— Pure peasant stories — Voluntary exile — Jonas Lie —
Alexander Kielland 167-190



NORWAY AND ITS FJORDS



CHAPTER XI

TAGES

Trondhjem and its Kings— Trondhjem Cathedral — Advice to
visitors — Back to comfort — We are of one tongue — The
bard as an historian — Scandinavia and ancient Greece —
Heathen gods — Old records — The Peace of Frddi —
Trondhjem and its Kings — Harald's vow — The Norman
March— Rolf Ganger— "The Ballad of Rou"— The
Norman Flood — Harald Harfagre — Haakon the good
Christian — Olaf Tryggvason — Halfred the Scald — His
song of the heathen gods — Saint Olaf— Magnus and
Harold Haardrada — The Vaeringers — Peaceful Kings
Olaf and Eystein— Troublous times — Bernadotte — The
Storthing — King Haakon vil. — Military service — The
new militia ...... 191-22 1

CHAPTER XII

Torghatten — Mrs. Pilot — Narvik — Lofotens — Tromso and
Lyngen — Hestmann and the Sisters — The bolt that sped
— The pilot's wife — Lofoten Islands — Hardy Norsemen
— Torfisk and Klipfisk — The world's consumption of
dried fish — Vaags Fjord — Tromso— Midnight — Cluster-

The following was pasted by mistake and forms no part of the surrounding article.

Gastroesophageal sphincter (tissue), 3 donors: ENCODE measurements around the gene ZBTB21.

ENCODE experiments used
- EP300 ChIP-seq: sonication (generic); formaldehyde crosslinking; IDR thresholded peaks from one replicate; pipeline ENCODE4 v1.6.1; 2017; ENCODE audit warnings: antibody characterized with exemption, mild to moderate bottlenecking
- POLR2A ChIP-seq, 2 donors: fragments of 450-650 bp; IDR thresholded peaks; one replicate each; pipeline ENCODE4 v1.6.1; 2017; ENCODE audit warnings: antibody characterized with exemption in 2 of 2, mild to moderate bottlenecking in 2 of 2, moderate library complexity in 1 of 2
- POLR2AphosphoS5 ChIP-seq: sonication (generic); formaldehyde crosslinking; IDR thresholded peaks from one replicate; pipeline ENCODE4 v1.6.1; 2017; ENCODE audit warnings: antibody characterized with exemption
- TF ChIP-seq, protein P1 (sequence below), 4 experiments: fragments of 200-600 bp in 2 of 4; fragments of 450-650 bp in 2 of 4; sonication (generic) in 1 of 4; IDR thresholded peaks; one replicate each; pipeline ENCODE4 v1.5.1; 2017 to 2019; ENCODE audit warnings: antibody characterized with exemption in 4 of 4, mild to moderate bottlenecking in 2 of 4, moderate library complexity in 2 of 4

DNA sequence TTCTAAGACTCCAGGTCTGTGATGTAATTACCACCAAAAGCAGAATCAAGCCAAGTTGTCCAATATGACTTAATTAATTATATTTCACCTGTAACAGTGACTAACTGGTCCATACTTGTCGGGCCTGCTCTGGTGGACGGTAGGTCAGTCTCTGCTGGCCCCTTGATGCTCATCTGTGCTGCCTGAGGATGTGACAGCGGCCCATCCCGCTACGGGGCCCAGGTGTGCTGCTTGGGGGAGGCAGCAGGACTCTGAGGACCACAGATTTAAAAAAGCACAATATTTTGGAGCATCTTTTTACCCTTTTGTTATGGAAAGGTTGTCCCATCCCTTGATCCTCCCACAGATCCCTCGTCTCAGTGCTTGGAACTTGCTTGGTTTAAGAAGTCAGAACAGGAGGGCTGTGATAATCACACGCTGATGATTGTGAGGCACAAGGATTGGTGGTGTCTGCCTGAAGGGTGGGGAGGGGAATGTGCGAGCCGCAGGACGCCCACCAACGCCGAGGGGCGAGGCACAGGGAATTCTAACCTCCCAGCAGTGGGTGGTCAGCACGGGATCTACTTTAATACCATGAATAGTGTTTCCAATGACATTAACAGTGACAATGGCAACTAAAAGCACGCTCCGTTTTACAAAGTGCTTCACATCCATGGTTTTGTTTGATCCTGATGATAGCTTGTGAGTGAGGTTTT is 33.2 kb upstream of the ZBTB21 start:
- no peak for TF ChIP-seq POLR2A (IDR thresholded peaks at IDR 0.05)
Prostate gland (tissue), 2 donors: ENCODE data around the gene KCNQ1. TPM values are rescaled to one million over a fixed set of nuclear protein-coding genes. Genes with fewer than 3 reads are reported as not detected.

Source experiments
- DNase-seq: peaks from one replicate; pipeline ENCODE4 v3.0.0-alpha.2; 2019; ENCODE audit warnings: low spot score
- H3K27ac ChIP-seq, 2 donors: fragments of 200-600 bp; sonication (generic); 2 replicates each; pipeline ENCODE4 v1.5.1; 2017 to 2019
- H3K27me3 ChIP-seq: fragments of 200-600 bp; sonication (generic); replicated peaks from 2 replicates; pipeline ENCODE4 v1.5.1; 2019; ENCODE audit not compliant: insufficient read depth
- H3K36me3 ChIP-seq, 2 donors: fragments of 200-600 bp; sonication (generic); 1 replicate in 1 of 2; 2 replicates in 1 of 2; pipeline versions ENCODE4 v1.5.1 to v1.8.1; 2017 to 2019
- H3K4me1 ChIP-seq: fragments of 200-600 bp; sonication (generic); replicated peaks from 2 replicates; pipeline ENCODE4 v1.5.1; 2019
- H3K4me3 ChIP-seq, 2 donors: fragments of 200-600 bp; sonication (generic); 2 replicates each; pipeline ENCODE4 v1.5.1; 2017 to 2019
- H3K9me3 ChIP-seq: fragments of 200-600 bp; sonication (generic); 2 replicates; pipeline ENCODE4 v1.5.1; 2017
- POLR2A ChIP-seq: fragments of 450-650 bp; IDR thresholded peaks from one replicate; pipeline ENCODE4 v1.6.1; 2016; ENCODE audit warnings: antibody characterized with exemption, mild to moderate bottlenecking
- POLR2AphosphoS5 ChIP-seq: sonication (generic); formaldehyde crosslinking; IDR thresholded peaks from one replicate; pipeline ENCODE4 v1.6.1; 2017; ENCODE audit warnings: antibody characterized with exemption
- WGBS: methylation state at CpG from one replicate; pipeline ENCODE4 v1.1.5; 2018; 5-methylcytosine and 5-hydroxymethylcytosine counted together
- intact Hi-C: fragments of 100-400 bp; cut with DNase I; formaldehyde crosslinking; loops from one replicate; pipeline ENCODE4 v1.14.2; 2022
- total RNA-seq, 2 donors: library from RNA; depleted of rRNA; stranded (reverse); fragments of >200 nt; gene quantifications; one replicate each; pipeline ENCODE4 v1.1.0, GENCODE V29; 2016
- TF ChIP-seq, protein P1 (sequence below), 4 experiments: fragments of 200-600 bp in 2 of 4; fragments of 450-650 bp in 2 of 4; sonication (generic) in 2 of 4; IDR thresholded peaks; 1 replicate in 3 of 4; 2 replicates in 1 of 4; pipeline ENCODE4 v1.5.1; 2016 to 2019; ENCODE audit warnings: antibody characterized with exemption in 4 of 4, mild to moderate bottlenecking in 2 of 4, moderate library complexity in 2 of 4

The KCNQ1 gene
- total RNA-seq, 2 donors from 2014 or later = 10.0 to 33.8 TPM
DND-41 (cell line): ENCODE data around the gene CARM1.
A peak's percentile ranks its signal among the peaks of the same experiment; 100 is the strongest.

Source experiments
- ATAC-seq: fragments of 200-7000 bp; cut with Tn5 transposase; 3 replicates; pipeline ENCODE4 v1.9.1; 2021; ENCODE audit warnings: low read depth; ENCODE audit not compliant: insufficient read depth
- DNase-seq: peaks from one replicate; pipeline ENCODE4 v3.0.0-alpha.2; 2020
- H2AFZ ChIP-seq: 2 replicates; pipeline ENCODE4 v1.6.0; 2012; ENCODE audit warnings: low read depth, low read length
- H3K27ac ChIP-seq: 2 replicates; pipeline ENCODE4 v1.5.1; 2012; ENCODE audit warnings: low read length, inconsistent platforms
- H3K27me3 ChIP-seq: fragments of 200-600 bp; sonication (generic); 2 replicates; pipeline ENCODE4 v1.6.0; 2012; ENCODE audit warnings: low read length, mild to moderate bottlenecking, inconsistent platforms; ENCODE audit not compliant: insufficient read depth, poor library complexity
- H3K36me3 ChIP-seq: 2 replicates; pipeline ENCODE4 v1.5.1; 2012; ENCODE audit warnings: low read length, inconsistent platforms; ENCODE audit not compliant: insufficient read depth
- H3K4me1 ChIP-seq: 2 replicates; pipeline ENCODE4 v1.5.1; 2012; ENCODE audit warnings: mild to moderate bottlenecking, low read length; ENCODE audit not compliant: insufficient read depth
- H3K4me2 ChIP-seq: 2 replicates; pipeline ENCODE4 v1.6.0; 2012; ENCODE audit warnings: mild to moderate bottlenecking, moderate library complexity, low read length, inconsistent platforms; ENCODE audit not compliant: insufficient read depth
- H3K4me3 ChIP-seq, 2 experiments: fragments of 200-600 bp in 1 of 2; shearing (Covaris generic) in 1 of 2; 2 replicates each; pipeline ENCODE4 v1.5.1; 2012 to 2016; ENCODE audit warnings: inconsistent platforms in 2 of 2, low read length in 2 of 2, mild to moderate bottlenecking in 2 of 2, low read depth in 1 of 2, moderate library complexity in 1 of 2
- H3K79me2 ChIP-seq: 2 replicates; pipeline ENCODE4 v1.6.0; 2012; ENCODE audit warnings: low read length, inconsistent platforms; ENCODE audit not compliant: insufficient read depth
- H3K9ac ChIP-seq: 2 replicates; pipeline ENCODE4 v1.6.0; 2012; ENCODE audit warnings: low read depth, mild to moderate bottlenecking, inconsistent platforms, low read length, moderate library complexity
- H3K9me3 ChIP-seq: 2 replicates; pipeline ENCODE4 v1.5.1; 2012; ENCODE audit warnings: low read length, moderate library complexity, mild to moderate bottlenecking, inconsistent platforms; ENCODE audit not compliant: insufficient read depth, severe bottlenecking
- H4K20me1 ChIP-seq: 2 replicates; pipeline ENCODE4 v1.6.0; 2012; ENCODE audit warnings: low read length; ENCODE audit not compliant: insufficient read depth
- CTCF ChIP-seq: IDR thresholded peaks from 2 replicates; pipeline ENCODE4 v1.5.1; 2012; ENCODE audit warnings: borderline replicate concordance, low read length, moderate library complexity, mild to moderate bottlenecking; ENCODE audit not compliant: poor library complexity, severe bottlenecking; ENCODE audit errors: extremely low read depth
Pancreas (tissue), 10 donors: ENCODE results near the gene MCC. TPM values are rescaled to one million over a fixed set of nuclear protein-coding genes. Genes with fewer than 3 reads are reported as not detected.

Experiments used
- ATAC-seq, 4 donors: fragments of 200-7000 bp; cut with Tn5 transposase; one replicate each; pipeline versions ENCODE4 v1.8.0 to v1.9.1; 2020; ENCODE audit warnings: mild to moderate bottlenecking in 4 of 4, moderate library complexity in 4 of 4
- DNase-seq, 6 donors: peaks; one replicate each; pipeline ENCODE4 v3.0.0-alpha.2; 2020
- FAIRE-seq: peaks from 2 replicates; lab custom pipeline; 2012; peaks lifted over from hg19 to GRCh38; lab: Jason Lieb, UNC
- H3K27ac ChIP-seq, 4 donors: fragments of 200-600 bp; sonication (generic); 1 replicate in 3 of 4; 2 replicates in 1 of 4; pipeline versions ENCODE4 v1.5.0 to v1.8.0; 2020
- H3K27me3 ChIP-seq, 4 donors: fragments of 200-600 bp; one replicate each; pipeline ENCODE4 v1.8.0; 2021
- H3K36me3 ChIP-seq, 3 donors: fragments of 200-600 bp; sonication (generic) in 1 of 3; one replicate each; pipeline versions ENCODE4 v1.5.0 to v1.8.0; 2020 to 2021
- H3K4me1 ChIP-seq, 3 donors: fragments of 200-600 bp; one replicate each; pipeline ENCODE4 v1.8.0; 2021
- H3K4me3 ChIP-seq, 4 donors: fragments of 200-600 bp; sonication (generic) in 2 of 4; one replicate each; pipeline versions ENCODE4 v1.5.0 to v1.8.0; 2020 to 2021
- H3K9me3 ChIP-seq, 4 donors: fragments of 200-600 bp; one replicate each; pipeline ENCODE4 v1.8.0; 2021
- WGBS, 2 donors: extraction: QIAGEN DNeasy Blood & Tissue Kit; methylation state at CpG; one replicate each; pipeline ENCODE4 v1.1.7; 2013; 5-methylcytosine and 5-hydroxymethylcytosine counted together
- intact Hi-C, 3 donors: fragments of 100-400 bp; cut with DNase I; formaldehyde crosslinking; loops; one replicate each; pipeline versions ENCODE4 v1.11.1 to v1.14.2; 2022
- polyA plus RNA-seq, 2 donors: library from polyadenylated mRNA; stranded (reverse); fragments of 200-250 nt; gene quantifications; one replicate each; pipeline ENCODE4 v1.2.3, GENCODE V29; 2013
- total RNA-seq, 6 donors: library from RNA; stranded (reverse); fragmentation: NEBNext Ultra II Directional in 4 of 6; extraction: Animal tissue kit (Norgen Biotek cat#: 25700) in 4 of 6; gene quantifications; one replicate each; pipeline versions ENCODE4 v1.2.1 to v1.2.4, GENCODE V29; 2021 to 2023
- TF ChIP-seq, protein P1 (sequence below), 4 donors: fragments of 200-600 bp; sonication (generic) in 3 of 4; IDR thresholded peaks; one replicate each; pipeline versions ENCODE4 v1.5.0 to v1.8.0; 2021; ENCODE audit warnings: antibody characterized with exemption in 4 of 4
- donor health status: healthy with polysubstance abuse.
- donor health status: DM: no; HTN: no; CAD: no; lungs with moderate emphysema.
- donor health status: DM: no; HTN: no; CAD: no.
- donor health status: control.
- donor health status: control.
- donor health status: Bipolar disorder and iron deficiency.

ing pinnacles — Lyngen — Lapp Encampment — Lapp
clothing and ornaments — A Lapp baby — Balto and
Ravna — Lapp boots — An Englishman's experience —
Home life amongst the Lapps — A warm, dry shelter —
The Kota — The tent — A picturesque group — Norway's
desert boundary ..... 222-246

CHAPTER XIII

Hammerfest and North Cape — Soro Sund — Dr. de John's
dark brown cod-liver oil — Nansen's welcome — Meridian-
stdtte— Fog — The Bishop's belief in the kral'en— Octher
" encreases knowledge " — Hjelmso — North Cape flora —
Norwegian trees and flowers — Wild animals — Hans
Haugen — Homes of the elk deer and glutton — Lemming
— Lemming seek submerged Atlantis — A Lemming year
— Linncea borealis, national flower — Reindeer moss —
Eider-duck rugs — Warm and comfortable 247-267



CONTENTS ix



CHAPTER XIV

PAGES

Eozoon — The Devonian Age — Triassic and Jurassic times —
The Ice Age — Deep fjords — Neolithic man — Early
workmanship — Jotnar and Thursar — Icelandic poets —
Eddas — Sagas — Aud, Queen of Dublin — Burnt Njal —
The beardless carle — Bergthora's avengers — Sigmund
— Skarphedinn sings a mocking song . . 268-285



CHAPTER XV

Spitzbergen — The life-giving Gulf Stream — The phantom
ship — The hardy hunter — H.M.S. Callipso — Famine
bread — The Fox and East Glaciers — Cutting up whales